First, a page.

It’s been six or seven years since I picked up Whiskey Sour, the first Jacqueline “Jack” Daniels novel. That book introduced Jack, a tough female homicide lieutenant on the trail of a serial killer. Jack was different than your average detective, or even female detective from the start. Yet, she shared a lot with other protagonists of the genre; she was over caffeinated, obsessed with catching the bad guy. She bucked her bosses, the Feds sent into help but who were more obsessed with protecting their territory and media presence. She had an overweight partner, Herb. But she was also a shop-aholic, dwelled on her sex life or lack there of, and made Emelda Marcos look a piker when it came to shoes and fashion.
The great thing about the Jack Daniels stories is they seemed to update the hardboiled genre, introducing dating websites, the internet, cell phone cameras, as well as other social trends that even the most up to date hardboiled noir seemed to want to ignore, or at least deal with superficially.
The books were always a bit over the top; the bad guys were super villains, with body counts that tobacco industry execs would have been proud of. But Konrath’s writing, his plot, dialog, and character development were so good, you’d get hung up in the story, and soon forget that. Mix in some wry humor, timely one-liners and an ability to maintain the action and tension for Olympic Record’s worth of page counts, and they were a winner.
Stirred, comes as what we are told is the last installment of the Jack Daniels series. Here it is six or seven years later (twenty plus years in Jackie time) and Jack is now retired and expecting a baby with her likeable criminal boyfriend, Phineas (Phin) Troutt and even contemplating marriage.
Entering the picture is Blake Crouch’s evilest killer, Luther Kite. Seems Luther has always been disappointed in his victims. Even the most heroic, the strongest of the strong break too easily. He needs a challenge and settles on Jack and her friends. The killings start in hideous fashion. A women is kidnapped and hung from a derelict railroad bridge while she was still alive. She was also gutted, and her entrails left to hang from her body as she slowly died. Jack is supposed to be retired, and at eight and a half months pregnant and suffering from eclampsia, is supposed to be taking it easy.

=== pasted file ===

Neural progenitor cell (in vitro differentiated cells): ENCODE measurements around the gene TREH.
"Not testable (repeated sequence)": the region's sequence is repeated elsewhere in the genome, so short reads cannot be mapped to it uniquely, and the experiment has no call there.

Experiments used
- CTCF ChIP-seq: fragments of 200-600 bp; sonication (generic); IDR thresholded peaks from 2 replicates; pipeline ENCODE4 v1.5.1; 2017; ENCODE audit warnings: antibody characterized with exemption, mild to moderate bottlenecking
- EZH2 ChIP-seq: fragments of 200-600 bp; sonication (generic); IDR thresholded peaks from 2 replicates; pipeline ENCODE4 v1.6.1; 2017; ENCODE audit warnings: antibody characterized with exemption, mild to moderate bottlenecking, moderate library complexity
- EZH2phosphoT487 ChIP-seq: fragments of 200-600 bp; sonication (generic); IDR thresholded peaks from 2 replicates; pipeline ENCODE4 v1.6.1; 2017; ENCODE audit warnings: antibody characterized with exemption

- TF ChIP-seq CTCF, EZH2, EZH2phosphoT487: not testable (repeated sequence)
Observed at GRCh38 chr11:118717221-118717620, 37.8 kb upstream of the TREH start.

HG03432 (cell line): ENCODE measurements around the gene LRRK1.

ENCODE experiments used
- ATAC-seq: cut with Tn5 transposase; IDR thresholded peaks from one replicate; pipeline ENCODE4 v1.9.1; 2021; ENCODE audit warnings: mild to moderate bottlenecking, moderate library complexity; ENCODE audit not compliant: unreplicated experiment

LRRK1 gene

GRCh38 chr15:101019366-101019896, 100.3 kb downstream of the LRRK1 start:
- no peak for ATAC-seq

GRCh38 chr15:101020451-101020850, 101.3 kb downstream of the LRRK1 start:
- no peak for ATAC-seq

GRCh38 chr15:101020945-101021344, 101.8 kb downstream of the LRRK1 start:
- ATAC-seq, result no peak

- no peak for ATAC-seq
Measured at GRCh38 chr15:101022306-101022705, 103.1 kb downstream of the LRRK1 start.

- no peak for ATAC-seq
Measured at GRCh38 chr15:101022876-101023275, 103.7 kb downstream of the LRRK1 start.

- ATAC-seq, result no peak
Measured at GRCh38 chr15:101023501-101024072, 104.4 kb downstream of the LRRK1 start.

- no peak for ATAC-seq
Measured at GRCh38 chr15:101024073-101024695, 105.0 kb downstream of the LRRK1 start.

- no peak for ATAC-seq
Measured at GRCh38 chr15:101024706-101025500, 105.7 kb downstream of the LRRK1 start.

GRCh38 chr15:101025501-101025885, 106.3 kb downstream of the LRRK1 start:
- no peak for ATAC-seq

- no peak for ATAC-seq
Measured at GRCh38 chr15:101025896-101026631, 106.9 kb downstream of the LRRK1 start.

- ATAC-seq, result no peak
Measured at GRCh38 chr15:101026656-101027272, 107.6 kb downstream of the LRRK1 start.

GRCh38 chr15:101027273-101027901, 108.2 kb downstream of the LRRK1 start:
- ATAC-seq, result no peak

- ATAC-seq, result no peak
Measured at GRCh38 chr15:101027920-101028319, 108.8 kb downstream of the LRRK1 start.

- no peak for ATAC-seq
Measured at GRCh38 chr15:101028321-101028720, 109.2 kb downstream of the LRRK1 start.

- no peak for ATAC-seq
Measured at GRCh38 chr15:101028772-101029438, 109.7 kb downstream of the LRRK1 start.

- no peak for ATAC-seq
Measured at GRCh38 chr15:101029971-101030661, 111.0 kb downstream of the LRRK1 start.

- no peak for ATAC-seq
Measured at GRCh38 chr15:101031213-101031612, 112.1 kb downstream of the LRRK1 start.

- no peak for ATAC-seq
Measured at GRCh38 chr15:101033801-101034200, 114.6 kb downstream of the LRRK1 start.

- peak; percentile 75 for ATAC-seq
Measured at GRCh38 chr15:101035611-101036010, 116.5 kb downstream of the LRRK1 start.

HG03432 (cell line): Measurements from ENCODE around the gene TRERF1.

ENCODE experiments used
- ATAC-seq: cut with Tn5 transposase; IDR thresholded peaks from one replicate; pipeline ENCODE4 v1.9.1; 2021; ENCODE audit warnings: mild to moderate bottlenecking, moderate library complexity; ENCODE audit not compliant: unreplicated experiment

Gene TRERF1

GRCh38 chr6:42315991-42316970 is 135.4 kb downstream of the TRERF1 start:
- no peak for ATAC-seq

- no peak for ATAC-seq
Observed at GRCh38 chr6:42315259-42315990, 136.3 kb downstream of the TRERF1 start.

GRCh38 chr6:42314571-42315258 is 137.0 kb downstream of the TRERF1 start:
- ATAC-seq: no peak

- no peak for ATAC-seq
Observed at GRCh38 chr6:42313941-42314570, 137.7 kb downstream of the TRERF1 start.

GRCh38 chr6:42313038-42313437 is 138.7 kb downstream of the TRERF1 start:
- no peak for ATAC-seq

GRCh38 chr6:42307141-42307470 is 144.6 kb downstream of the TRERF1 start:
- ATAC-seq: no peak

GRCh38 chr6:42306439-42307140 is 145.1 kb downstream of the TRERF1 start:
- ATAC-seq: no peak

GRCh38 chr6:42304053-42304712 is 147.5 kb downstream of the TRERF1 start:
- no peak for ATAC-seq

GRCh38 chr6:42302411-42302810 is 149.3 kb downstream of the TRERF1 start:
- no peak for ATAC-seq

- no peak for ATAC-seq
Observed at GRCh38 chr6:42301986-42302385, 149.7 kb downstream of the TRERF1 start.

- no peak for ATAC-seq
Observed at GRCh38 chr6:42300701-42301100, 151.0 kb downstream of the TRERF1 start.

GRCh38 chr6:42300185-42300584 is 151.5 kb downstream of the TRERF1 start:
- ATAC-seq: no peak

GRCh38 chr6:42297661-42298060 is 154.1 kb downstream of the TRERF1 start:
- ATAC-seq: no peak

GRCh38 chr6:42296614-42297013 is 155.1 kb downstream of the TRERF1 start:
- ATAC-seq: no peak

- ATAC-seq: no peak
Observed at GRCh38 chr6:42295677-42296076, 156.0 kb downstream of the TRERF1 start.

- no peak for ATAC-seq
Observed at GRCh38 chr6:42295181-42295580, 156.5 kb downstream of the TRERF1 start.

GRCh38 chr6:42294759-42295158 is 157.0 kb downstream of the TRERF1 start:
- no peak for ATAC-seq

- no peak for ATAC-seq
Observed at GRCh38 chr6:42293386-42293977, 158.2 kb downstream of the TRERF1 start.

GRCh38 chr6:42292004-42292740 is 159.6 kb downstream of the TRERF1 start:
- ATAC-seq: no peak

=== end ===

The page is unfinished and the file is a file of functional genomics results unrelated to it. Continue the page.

Soon another killing happens, and it has clues going back to the first. Then a pattern emerges and Jack has it all figured out. It appears that the killer is Luther Kite or Andrew Z. Thomas, a renegade author who also may just be a serial killer who also has ties to Luther. Just when Jack and her friends think they have trapped the killer, it turns out that the trap was set for them and that Luther Kite has planned this all along in order to break Jack in his own version of Dante’s Inferno.
Luther has acquired a derelict Michigan town/neighborhood that stands as its own monument to failed industry. He has transformed it into a kind of labyrinth along the lines of the backdrop in video games such as Quake and peopled it with kidnap victims who must act out Dante’s nine circles of hell as they imitate serial killers that Jack has met and conquered throughout her career.
The bait that Luther uses to make Jack run this gauntlet is her loved ones: Phin; Herb, her old partner, Harry McGlade, the wisecracking ex-partner and now a PI — and, of course, her unborn daughter and the other innocent victims Luther is using as pawns in his own private hell.
But, as the story plays out Luther finds out that even in her delicate condition, Jack Daniels is a worthy adversary, and her ”boys” are not beyond resourcefulness of their own.
Again, the plot is over the top and asks the reader to suspend the realm of reality in order to believe it. But the writing is so good, and the story unfolds with such rapidfire action that this is easily accepted. Violence is in abundance, but somehow the inherent evil of Luther Kite is even more abhorrent leaving the reader with a sense that there are worse things than senseless violence in life.
All in all, one helluva ride of a read. Konrath and Crouch know how to write memorial characters, and tell seat of the pants stories.
But, perhaps just as interesting is that, even though the story is written to where it can be read as a stand alone, something all writers of serials attempt, In the eBook version, there are hyperlinks to a sort of glossary of the characters and even story elements that might reference events and people that appeared in previous books and stories by both authors. This was a very nifty, and state of the art feature. I can see this being a huge reason to get hooked on eBooks as I have always been a reader that would stop and look up events, say historical happenings of real people that might appear in a book. Of course, this can break the atmosphere of a story, so having the ability to instantly reference these things from inside the book was fascinating to say the least.
I for one will be sad to see Jack Daniels go into retirement; she has been one fun and interesting character. But I don’t think we’ve heard the last of J.A. Konrath or Blake Crouch, and thank the book gods for that.